Advice on staining two docks

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Old 05-06-16, 08:32 PM
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Advice on staining two docks

I have two 4' x 40' Tommy Dock cedar docks at my cottage. When they were about two years old we cleaned both up and stained them with Cabot semi transparent stain. The one dock turned out great but the other we had issues with the stain peeling so I need to restain them this spring.

I've read a lot about sanding, stripping and/or pressure washing but I'm not sure which method would be the best for my docks. We have a shallow well so I'd be a little worried about using any harmful chemicals as it could get in our drinking water. Could I just scrub them with bleach, then pressure wash them? Or what would you recommend? Could I then again them while they're on the lake or would them being over water make the stain not adhere right? I've never had a deck or anything so this is relatively new to me. Any help would be greatly appreciated!
 
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Old 05-06-16, 08:41 PM
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Go easy on the bleach if you bleach it. Bleaching will whiten the wood but it also destroys the fibers of the wood and the power washer will really fuzz the wood up if you go too strong with the bleach. Power washing wood decks will often fuzz the deck either way if the head on the sprayer is too aggressive (too high psi). Power washing is probably a good idea, just a few cautions to be aware of.

When you stain, try and do it on a cool cloudy day. When it's hot and/or sunny the stain can dry on the surface of the wood before it has a chance to penetrate then it acts more like paint, which can lead to peeling. That may be why one turned out well, and the other didnt, if you did one in the morning and the other in the heat of the day.
 
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Old 05-06-16, 08:55 PM
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Thanks for the reply! I have a 2800 psi pressure washer that I was planning on using the 40 degree tip on. Would that be safe? These docks were pretty expensive so I don't want to mess up the wood. Is solely pressure washing them good enough or do I need to get all the stain off? I just checked and I originally used a semi transparent and now I will be using a semi solid.
 
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Old 05-06-16, 09:24 PM
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That's a pretty strong power washer... the 40 degree head is fine, and you will want to keep the nozzle about 16 to 24" away from the wood... any closer and you risk blowing the surface layers away. You will want to scrub the deck with a synthetic bristle brush on a broom handle, and just use the power washer to rinse. Watch your lap marks, try and use the same angle and sweeping motion as you move in an orderly fashion, pushing all the dirty water off in one direction... not helter-skelter.

If the old doesn't come off I wouldn't worry overly much. Main thing is getting it clean before you recoat. If you were going the other way... semi transparent over semi solid, you would need to strip the old completely.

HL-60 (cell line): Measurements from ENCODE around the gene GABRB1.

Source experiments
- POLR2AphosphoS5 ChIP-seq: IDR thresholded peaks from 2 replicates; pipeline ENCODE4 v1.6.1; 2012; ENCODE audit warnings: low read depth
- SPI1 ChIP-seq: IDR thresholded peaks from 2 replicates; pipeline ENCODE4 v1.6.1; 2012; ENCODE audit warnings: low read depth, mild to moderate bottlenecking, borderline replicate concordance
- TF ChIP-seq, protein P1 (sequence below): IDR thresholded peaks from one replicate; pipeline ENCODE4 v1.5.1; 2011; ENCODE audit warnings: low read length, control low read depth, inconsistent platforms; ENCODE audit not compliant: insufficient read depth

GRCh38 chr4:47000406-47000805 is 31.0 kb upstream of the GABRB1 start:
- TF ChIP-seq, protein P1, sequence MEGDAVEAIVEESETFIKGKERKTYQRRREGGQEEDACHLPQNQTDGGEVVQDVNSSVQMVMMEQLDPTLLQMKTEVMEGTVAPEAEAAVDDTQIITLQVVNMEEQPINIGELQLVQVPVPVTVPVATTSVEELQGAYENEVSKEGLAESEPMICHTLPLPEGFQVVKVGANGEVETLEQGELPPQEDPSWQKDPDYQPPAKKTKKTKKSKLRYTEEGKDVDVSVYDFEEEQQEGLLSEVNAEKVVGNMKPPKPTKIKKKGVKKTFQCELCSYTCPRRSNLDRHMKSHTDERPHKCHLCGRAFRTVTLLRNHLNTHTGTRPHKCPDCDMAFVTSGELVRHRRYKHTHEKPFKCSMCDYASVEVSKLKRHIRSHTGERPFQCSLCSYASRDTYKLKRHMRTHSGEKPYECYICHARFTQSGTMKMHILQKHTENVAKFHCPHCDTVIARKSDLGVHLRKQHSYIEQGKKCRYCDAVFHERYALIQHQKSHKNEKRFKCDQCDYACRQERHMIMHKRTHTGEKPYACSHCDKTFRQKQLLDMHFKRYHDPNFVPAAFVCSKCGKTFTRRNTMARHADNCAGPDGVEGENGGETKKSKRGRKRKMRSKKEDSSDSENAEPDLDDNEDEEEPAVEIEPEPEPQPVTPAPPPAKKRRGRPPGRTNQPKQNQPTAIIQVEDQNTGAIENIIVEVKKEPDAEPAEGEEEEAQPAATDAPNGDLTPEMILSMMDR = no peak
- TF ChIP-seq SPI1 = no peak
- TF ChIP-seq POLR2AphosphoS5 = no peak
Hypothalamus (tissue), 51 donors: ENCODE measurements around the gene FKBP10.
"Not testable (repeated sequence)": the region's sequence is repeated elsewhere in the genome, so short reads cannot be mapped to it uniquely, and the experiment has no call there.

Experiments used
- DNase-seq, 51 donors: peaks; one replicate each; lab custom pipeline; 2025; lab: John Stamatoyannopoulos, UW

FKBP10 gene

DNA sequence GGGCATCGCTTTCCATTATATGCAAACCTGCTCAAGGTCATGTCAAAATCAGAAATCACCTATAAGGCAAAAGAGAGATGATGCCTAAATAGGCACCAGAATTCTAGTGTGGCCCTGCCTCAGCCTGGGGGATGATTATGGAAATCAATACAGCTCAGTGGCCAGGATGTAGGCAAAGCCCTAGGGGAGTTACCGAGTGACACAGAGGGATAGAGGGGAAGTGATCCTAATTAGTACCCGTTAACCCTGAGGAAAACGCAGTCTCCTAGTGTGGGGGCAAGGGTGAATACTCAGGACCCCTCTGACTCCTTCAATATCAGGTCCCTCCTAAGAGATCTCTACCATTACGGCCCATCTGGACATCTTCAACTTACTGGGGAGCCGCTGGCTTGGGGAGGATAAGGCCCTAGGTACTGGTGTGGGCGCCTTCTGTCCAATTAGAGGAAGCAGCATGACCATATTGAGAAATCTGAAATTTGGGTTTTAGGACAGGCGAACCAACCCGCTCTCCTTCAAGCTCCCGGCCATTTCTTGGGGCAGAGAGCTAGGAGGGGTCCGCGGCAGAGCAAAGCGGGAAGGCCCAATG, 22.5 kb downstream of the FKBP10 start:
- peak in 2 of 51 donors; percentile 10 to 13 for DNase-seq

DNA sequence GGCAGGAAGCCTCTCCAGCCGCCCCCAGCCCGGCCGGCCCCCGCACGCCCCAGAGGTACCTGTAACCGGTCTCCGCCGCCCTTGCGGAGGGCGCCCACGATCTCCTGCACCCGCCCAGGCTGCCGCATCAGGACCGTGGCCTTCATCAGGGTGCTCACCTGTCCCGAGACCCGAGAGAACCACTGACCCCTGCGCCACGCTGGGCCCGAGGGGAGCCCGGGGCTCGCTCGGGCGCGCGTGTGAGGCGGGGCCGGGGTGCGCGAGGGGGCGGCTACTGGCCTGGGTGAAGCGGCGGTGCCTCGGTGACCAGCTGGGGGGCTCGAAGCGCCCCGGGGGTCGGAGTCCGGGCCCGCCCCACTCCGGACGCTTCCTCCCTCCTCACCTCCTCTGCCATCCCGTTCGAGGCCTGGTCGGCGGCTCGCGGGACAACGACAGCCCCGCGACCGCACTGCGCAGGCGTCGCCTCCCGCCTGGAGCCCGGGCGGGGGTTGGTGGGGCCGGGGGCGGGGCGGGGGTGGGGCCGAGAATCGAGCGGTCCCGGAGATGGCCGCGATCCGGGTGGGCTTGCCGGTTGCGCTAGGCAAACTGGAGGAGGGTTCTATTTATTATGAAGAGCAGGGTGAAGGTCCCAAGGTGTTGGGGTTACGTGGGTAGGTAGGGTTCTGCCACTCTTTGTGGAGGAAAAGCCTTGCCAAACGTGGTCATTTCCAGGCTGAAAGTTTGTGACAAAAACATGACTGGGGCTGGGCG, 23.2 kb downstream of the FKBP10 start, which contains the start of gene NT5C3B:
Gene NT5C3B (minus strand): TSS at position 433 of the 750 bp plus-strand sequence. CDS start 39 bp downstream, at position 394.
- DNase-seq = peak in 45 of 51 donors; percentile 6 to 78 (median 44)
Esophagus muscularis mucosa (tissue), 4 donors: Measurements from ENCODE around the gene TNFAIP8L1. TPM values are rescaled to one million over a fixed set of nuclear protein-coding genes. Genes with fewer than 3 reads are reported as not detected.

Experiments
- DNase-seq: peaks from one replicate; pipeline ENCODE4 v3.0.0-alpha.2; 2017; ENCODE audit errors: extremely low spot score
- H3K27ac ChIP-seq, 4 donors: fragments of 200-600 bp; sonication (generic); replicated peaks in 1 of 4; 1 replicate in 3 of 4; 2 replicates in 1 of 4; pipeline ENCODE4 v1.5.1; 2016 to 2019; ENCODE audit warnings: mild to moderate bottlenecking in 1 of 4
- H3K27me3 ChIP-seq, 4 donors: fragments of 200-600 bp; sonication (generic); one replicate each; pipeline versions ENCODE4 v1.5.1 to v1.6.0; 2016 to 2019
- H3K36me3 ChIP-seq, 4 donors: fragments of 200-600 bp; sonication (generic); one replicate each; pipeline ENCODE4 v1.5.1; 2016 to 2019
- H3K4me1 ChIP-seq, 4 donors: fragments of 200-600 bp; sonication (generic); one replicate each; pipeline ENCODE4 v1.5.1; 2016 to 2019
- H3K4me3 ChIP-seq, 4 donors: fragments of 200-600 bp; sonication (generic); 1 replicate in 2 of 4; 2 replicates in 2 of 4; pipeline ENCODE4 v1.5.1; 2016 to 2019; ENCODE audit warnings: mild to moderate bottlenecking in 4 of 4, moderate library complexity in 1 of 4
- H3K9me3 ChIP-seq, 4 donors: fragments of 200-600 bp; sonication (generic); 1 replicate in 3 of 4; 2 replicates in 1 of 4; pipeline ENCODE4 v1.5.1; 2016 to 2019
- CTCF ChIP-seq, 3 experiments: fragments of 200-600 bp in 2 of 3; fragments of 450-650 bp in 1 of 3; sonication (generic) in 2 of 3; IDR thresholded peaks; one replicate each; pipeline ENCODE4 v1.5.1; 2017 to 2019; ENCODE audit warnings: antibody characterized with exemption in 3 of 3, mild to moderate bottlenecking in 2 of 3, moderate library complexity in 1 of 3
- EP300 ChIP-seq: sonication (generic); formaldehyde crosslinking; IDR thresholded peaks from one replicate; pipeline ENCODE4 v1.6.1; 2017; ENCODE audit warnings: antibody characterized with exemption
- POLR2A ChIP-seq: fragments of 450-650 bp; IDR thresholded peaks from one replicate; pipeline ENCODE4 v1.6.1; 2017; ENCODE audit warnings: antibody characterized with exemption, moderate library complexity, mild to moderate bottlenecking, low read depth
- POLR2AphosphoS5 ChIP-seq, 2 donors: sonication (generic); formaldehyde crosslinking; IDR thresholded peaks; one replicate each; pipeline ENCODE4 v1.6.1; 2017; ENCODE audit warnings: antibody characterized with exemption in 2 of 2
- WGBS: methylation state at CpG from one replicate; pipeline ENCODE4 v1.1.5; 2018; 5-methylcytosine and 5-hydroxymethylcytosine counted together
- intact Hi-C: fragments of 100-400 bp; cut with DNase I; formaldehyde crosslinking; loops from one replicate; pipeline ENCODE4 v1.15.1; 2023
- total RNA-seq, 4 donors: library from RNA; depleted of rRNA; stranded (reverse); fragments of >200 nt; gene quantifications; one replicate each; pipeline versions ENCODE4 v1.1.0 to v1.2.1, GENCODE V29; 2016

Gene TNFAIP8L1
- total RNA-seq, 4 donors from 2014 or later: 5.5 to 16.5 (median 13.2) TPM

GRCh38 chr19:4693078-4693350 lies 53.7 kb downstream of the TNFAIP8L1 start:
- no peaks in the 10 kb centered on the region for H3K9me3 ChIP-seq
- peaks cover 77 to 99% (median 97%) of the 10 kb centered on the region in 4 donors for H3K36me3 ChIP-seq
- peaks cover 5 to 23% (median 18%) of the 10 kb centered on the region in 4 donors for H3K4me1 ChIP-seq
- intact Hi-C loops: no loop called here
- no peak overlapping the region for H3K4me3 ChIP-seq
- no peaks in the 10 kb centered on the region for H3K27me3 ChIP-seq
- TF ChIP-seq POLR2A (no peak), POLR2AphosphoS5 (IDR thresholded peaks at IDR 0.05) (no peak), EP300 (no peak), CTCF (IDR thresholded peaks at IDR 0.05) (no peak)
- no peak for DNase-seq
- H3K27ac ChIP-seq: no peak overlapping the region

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Old 05-07-16, 03:41 AM
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Are there any recoat restrictions listed on the label? Some stains [mostly waterborne] have a recoat window that must be adhered to in order to insure good adhesion. After the window has closed you need to either remove the stain or let it weather off. The odds are you'll be ok either way once the dock is cleaned.

I always use a bleach/water solution to clean decks. You never ever want the solution stronger than 50% bleach! Bleach can destroy wood fibers. As mentioned above too much pressure or too close with the wand will fuzz up the wood. It's easy to get lulled into getting closer to the wood with the tip because it looks like you are really cleaning it good but knowing what can happen will help you resist that urge

I agree the stain drying too fast was the likely reason one stain failed while the other did ok.
 
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Old 05-07-16, 05:58 AM
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You may not have this restriction, but painting/staining/cleaning decks with chemicals will cause water pollution. We live near a TVA lake and such activity is closely monitored. I was working on a house where the dock painters were spray painting the metal on a dock, and the overspray landed in the water. Needless to say all the water lines on boats and docks in the immediate vicinity were red. Not very profitable for the painter that day.
 
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Old 05-07-16, 05:58 AM
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Would it be okay to clean it, then put it in the lake and stain it at a later date? They don't get wet other than when it rains, but being over water I don't know if they take in moisture or not
 
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Old 05-07-16, 06:06 AM
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I don't think I've ever stained more than a couple of docks. The moisture shouldn't be a big deal for the top of the decking. The biggest issue is if you go too long between cleaning and staining - the wood might need to be cleaned again.
 
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